US and Mexico Modernize Copyright Protection in New Trade Deal

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The US Government has reached a new trade agreement with Mexico. The preliminary deal provides strong and effective copyright protection and enforcement, including criminal sanctions against movie cammers. It will also "extend" the minimum copyright term to 75 years, an issue that triggered quite a bit of confusion.

The North American Free Trade Agreement (NAFTA) between the United States, Canada, and Mexico was negotiated a quarter century ago.

Over the past twenty-five years, trade has changed drastically, especially online, so the United States planned to modernize the international deal.

Several negotiation rounds have taken place with all three parties. However, it appears that things are now moving ahead without Canada, which hasn’t been happy with some of the previous US proposals.

Yesterday the US and Mexico confirmed that they had reached agreement on key elements of a new trade deal. While everything has yet to be finalized, the US Trade Representative (USTR) frames it as a major improvement.

“The United States and Mexico have reached a preliminary agreement in principle, subject to finalization and implementation, to update the 24-year-old NAFTA with modern provisions representing a 21st century, high-standard agreement,” the USTR notes.

One of the key achievements, according to the US, is that the new deal includes the most comprehensive enforcement provisions of any trade agreement. The final wording has yet to be released, but a summary of the Intellectual Property chapter shows what’s in store.

Among other things, both parties agree to implement criminal measures against camcording in movie theaters, as well as cable and signal piracy. This, on top of a general agreement to enforce against piracy and counterfeiting that takes place on a commercial scale.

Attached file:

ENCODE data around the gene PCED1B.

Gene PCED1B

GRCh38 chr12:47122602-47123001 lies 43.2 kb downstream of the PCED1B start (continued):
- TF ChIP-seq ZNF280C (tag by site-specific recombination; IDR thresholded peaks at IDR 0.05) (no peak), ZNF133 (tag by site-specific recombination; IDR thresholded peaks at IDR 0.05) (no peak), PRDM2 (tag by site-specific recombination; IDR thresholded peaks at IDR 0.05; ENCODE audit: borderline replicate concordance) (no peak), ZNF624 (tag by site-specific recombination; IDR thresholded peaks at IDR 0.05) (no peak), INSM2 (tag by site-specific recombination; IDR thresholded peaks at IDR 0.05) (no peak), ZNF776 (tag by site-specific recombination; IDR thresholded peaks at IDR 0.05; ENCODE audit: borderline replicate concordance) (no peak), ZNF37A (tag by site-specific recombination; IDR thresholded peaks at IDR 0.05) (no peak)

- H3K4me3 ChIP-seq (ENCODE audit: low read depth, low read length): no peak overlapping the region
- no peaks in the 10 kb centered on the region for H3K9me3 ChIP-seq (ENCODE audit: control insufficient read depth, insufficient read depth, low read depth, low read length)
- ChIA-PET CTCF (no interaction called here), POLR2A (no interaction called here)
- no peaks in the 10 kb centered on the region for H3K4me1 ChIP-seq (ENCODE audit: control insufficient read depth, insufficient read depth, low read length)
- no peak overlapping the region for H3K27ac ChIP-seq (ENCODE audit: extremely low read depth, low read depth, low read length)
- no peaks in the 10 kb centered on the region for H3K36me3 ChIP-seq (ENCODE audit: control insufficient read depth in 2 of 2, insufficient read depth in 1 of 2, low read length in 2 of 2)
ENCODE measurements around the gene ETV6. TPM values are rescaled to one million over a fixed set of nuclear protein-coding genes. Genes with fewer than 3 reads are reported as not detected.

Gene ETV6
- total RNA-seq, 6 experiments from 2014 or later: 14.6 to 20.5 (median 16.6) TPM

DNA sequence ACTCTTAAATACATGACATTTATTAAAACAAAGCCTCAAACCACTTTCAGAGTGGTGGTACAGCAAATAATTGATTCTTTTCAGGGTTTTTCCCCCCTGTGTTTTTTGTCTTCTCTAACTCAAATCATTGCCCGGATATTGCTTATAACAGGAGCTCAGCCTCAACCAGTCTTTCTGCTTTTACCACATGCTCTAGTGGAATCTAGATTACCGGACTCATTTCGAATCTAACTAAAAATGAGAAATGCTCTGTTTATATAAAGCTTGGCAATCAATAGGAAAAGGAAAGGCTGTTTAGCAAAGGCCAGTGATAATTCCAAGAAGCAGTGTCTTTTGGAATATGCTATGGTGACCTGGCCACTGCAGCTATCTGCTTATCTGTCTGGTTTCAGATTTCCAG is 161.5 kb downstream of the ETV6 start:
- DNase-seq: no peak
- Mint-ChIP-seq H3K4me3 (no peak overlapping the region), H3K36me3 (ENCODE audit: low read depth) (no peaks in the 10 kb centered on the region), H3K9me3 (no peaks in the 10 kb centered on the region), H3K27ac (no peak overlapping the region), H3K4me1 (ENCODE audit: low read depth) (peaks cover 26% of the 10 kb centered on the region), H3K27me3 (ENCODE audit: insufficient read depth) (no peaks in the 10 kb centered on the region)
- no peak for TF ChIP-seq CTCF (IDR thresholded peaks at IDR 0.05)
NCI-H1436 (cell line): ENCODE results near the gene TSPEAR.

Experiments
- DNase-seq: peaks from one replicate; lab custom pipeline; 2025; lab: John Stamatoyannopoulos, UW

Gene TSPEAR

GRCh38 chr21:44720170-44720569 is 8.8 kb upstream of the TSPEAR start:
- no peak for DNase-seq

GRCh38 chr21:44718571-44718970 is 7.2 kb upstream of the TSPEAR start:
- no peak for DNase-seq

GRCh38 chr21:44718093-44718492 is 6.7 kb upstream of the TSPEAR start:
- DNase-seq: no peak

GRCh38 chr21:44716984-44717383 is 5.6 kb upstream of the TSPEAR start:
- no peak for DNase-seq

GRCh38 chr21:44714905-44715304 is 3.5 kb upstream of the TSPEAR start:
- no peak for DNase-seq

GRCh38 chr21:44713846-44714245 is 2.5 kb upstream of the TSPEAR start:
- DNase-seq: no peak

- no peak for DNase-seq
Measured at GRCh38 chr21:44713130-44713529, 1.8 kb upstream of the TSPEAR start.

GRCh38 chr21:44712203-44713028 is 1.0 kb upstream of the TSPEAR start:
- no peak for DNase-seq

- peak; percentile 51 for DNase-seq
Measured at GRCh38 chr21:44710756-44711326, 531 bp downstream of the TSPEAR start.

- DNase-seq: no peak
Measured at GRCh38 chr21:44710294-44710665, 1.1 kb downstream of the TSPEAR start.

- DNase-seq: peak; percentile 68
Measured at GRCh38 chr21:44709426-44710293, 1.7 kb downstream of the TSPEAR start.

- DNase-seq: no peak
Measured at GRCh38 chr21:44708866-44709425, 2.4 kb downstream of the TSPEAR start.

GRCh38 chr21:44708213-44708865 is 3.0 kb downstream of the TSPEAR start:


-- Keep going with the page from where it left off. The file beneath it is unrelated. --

On of the key achievements

While these terms remain vague without the full context, they’re not as confusing as the USTR’s statement on an ‘extension’ of the current copyright term.

“Extend the minimum copyright term to 75 years for works like song performances and ensure that works such as digital music, movies, and books can be protected through current technologies such as technological protection measures and rights management information,” it reads.

Some understood this as an extension of the current US term, which for individuals is life plus 70 years. This is also the case with digital rights group Public Knowledge, which branded it as an outrageous copyright giveaway.

“The inclusion of a copyright term extension in the trade agreement announced today is a staggeringly brazen attempt by the entertainment industries to launder unpopular policies through international agreements,” the group wrote.

Journalists also jumped on this unusual issue. The USTR initially told reporters that it was indeed the plan to extend the copyright term to life plus 75 years, but according to Techdirt, this was later changed to a 75-year floor. In other words, a minimum that includes the author’s life.

This floor would not change much in either country, except for very young creators in US kindergartens, perhaps.

One of the hottest topics during the previous negotiations was the “safe harbor” issue. Content industry groups stressed that these should be tightened, while Internet law experts and advocacy groups proposed an expansion of US-style safe harbors to Mexico and Canada.

The fact sheet released by the USTR makes it clear that safe harbors are included and that rightsholders will be protected as well, but how this will be implemented remains a question.

“Establish a notice-and-takedown system for copyright safe harbors for Internet service providers (ISPs) that provides protection for IP and predictability for legitimate technology enterprises who do not directly benefit from the infringement, consistent with United States law,” it reads.

Responding to the announcement, a group of prominent music industry players including ASCAP, BMI, and the RIAA, again called for strong copyright protections.

“We are deeply concerned by the efforts of some to use the agreement to lock in flawed interpretations of pre-Internet ‘safe harbors’ perpetuating the theft of American music, creating safe havens preventing successful enforcement efforts within our trading partner nations..,” the music groups write.

A more detailed summary of what to expect in the new trade deal is available on the USTR’s website. Without the full agreement, it’s hard to draw any strong conclusions, but no matter to which side the scale tips, this isn’t the last we’ve heard of it.


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